In June 2000, I lead Joe Hastings and Shawn Lani and my wife Ellen, to a remote collection of granite spires known as Blue Mass. I had searched the literature and could find no mention of climbing at Blue Mass. We decided to go have a look.
Joe drove a four wheel drive "it's a rental car" Blazer while Ellen drove our GMC Savanah van over overgrown deeply rutted two-track dirt roads.
I wondered what we would find: crumbly granite? short easy climbs? unprotectable horrors?
When we arrived at the first formation I rushed from the car to touch the granite. It was solid! I scouted out our first climb, this looked like fun.
Meanwhile, Shawn and Joe were worried. Their gas gauge had suddenly dropped to empty. Ellen came up with the perfect solution. Go climbing now, worry about gas later.
I grabbed the gear. Joe and I flipped a coin for the first lead, I won. As we roped up at the base I found out that this was Shawn's first rock climb. How many people do their first rock climb ever on a first ascent of a route?
The start of the climb was under a rather large overhang. The face to the right had some nice knobs that actually felt like they would stay attached to the rock when loaded with body weight. Unfortunately, they made ominous hollow sounds when tapped. Such are the joys of the first ascent.
I worked a small stopper into a crack and committed to the wall. A nice series of holds led up around the tip of the overhang to more protection placements. Above I made several stems across the chimney to work up above the small ceiling on the right wall. Above the ceiling I did a wonderful exposed traverse to the right to reach a nice finger crack that lead to the summit ridge. WOW! The moves were varied and fun, the protection was good, the rock was clean and sound. This was going to be a great day.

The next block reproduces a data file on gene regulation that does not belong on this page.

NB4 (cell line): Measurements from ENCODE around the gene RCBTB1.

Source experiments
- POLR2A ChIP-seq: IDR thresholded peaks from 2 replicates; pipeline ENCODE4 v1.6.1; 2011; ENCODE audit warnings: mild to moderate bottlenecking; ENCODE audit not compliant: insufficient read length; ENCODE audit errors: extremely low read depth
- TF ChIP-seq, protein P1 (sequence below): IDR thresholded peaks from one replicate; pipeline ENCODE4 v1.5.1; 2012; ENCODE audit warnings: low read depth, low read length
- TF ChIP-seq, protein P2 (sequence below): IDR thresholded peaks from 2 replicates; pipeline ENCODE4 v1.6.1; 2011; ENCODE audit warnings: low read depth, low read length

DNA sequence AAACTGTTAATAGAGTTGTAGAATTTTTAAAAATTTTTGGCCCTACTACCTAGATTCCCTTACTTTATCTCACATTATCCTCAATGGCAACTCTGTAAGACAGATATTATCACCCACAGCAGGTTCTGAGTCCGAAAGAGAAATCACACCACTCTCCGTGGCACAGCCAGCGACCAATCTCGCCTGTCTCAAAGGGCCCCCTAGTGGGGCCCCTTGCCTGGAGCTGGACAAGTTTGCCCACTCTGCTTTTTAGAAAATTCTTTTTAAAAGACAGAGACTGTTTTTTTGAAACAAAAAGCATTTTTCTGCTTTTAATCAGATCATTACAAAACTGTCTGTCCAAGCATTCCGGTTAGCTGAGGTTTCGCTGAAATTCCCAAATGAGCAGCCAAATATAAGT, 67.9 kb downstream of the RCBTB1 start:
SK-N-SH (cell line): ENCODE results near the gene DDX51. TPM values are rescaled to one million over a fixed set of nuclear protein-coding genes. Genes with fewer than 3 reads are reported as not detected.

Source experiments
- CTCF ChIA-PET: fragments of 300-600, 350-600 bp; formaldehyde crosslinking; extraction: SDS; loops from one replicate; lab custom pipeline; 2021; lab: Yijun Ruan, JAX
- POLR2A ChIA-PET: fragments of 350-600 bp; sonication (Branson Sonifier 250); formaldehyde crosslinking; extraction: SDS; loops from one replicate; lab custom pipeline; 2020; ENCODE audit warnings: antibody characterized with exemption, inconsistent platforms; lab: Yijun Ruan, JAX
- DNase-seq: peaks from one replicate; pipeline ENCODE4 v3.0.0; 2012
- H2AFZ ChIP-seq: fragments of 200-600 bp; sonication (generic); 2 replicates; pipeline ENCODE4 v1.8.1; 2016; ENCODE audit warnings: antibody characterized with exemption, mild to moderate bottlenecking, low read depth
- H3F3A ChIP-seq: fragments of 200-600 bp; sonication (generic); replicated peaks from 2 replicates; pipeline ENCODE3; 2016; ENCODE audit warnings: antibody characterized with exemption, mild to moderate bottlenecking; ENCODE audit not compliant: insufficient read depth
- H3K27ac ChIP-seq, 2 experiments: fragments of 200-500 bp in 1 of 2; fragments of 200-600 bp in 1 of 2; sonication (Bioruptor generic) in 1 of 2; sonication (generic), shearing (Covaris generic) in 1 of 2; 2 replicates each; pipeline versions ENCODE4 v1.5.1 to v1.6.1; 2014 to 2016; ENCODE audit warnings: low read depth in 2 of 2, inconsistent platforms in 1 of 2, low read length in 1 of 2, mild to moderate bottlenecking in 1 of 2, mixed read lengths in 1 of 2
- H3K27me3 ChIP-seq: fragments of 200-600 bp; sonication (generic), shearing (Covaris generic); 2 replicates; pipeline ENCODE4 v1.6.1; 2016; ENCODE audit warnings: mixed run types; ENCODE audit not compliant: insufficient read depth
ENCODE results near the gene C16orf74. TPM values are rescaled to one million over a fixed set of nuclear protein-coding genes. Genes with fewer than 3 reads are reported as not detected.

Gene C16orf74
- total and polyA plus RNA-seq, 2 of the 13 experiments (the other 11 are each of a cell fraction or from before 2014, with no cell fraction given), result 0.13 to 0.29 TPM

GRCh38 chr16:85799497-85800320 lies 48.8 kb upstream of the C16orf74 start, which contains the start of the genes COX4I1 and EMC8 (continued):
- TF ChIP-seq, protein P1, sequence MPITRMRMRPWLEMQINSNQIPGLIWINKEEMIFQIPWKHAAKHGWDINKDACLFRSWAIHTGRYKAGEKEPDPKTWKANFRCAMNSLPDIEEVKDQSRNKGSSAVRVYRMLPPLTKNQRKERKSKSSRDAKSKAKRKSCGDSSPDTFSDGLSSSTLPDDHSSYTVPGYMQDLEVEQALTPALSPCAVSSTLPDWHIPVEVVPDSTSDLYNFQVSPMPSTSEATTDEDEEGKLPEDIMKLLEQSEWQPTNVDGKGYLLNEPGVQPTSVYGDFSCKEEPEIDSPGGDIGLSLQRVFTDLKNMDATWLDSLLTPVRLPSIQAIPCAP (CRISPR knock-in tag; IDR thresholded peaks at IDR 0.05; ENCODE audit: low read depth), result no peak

More pictures and a route description
Shawn came up next. He did great. I was glad he could figure out the moves on his first climb and also glad that he paused to "savor" the traverse move high on the route.
Joe followed swiftly and we thought the climb was 5.6 with reasonable protection.
The descent involved a traverse along the back of the formation to the notch between it and the formation behind. Then a walk down a gravel slope to the car.
The traverse was 5.3 or so. Joe lead it and placed two pieces of pro. We belayed Shawn from front and back on the traverse. Shawn savored some of the traverse moves. As an optional last move I made a fun jump.
Since we were perhaps out of gas, the name of the climb was obvious.
Joe and Paul Doherty.
Returning to the cars we found that the gas gauge had made a miraculous recovery, it was a quarter full again. So we sent Shawn home to prepare for his wedding in two days while Joe, Ellen and I looked for new rocks. We found one immediately.
On the more usual dirt road approach to Blue Mass this would be the first big dome you park under. Roadside Dome.
Joe spotted a crack going from left to right across the top of the dome. He chose it for his lead.